After installing the initial DD-WRT mini build, you must let the router reboot on its own and then settle into an idle/usable state. Be patient. You’ll know that the router is idle when all of its lights have stopped flashing and your PC has obtained an IP address; the process usually takes a few minutes. When the router is ready, power it off (unplug the power cable if there is no on/off switch), wait a few moments, turn it back on, and then immediately hold down its reset button for a few moments to clear its NVRAM and restore its factory defaults once again.
3. Upgrade your version of the firmware: After the initial flash of the DD-WRT mini build and factory reset, you must once again access your router’s Web graphic interface. After DD-WRT is flashed onto the device, regardless of how the router behaved before, you’ll have to access its Web interface by typing 192.168.1.1 into your browser’s address field. The first time you do so after flashing the mini build of DD-WRT, you’ll be prompted to set a username and password. You can configure the credentials any way you’d like, but set a username and password that you’ll remember, because you’ll need them in order to change the router’s configuration later, and you won’t be able to recover them if you forget what they are. In that case you’ll have to reset the router to its factory defaults again, and configure all of its options from scratch.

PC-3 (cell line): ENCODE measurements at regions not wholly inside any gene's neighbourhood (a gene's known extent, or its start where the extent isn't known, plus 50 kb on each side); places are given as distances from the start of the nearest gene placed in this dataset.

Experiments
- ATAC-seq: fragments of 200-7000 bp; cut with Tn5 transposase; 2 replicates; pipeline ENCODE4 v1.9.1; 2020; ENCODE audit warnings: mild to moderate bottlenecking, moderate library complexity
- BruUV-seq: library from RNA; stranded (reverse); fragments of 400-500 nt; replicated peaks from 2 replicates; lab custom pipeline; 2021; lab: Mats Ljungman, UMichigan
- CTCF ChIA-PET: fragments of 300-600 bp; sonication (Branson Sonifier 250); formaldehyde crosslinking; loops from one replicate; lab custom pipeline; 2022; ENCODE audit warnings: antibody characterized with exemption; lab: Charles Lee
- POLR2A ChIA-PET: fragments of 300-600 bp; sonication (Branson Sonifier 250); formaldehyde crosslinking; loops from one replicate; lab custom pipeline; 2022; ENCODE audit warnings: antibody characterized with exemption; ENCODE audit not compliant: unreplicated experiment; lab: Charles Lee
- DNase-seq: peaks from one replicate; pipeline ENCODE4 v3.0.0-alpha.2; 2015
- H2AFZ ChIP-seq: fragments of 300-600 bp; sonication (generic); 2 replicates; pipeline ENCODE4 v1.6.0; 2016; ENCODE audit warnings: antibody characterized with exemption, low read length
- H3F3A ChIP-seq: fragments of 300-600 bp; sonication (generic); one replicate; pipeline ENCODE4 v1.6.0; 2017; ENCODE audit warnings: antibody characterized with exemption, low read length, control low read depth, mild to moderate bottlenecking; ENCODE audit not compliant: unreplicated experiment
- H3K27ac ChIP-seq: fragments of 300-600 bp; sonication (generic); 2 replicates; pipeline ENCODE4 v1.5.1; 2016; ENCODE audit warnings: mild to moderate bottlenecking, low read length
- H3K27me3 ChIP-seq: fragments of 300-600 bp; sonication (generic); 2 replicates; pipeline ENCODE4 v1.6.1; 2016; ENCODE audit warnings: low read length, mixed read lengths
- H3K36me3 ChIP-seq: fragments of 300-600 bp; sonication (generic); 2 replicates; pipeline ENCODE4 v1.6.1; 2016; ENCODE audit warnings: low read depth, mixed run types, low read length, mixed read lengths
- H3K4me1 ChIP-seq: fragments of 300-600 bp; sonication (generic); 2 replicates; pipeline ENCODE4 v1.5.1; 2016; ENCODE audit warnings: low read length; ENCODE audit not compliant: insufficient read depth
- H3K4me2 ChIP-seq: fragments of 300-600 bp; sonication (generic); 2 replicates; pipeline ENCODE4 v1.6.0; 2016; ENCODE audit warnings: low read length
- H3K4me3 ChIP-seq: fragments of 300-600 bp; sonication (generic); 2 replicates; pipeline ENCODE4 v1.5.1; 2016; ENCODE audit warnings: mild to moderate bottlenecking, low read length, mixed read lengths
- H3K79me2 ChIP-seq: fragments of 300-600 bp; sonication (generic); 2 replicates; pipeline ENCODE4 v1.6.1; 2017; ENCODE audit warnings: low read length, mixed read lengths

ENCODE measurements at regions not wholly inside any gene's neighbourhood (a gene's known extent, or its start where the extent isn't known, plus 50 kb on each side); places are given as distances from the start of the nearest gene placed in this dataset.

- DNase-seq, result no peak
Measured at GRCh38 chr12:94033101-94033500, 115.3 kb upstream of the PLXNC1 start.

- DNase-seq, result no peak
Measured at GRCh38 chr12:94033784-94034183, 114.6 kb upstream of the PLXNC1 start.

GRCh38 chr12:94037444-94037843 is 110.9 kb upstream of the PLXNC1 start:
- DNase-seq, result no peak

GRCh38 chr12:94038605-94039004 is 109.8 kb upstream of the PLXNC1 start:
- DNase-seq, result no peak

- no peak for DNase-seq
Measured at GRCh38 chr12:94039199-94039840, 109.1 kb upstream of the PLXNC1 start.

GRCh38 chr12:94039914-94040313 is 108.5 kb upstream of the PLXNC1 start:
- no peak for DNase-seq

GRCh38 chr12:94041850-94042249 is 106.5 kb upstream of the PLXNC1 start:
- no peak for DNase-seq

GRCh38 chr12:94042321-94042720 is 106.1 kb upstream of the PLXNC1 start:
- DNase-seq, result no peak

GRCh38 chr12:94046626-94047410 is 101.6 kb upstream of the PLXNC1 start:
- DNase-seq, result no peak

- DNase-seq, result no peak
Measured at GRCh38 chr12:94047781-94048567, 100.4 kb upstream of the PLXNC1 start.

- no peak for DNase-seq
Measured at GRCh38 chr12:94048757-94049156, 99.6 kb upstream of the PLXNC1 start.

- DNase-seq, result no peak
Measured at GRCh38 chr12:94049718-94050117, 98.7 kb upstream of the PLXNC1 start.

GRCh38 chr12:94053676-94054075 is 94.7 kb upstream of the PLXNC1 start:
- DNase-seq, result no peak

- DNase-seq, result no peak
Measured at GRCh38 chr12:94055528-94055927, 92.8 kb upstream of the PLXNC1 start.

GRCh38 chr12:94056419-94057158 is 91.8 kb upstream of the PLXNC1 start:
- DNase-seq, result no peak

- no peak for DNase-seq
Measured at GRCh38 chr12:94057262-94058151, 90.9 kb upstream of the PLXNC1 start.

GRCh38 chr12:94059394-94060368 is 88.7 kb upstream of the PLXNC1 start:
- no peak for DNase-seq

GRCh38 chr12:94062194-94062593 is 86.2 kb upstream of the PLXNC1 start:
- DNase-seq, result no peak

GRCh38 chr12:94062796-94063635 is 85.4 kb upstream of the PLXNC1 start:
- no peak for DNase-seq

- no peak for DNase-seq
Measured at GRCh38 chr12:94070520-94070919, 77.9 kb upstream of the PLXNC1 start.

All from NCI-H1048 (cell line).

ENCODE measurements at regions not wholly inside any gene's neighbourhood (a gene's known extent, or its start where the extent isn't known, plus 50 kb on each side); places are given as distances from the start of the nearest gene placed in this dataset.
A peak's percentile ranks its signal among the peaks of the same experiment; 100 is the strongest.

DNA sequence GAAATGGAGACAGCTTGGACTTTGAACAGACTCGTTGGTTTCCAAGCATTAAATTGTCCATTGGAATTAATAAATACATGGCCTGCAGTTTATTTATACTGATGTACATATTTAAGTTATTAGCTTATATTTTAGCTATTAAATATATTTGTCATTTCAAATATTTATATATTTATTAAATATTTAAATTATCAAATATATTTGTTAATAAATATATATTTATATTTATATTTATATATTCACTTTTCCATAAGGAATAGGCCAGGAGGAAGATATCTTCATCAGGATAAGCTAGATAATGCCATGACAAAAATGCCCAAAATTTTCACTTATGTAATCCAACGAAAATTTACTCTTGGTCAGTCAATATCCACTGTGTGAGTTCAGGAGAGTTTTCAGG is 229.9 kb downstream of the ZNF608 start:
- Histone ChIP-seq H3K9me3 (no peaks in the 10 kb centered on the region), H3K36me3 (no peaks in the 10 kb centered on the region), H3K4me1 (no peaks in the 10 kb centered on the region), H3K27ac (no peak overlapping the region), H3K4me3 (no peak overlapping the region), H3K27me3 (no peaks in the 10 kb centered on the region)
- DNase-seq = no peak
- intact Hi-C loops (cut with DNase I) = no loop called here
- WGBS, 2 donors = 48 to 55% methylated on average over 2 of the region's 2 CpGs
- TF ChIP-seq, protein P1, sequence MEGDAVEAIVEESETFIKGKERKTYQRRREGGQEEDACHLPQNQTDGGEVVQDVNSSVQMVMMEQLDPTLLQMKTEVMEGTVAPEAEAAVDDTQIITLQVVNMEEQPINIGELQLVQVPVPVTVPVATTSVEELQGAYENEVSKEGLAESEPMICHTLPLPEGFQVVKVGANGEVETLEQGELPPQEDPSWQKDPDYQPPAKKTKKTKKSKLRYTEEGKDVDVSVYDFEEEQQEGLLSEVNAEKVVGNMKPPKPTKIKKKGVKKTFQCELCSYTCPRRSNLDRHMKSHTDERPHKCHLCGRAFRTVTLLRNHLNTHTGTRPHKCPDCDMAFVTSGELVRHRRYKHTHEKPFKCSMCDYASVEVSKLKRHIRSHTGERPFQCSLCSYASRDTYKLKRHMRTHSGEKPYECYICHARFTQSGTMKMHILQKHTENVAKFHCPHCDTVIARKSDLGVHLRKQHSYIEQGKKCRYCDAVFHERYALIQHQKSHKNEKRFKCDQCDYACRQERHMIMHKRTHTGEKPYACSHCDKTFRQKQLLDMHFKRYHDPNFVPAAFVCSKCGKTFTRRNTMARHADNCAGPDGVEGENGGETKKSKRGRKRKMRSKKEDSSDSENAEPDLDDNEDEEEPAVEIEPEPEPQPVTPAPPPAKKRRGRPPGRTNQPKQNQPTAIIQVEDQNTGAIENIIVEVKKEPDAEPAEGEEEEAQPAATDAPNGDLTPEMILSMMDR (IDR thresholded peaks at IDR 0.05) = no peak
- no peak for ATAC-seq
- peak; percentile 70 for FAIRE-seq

Once you’ve set the username and password and you have access to the DD-WRT Web graphic interface, it’s time to flash the upgraded, full-featured version of DD-WRT. Click the Administration tab at the top of the Web interface and on the resulting menu select the Firmware Upgrade tab. In the Firmware Upgrade menu, select Reset to default settings from the After flashing, reset to drop-down list, and then click the Browse button to find the final/upgraded firmware. Select that file, click the blue Upgrade button at the bottom of the window, and let the upgrade process run its course. This operation usually takes a few minutes to complete, at which point the router will reboot.
When the router completely reboots, access its Web graphic interface one more time (by typing 192.168.1.1 into your browser). You’ll have to set your login credentials again. Then configure your wireless and security settings, along with any other ISP-related requirements, and you’re finished.
If you’re unhappy with the open-source firmware you’ve installed, you can always switch back to your router manufacturer’s stock version. But we suspect that after enjoying the benefits of open-source firmware, you’ll never want to go back to a stock router.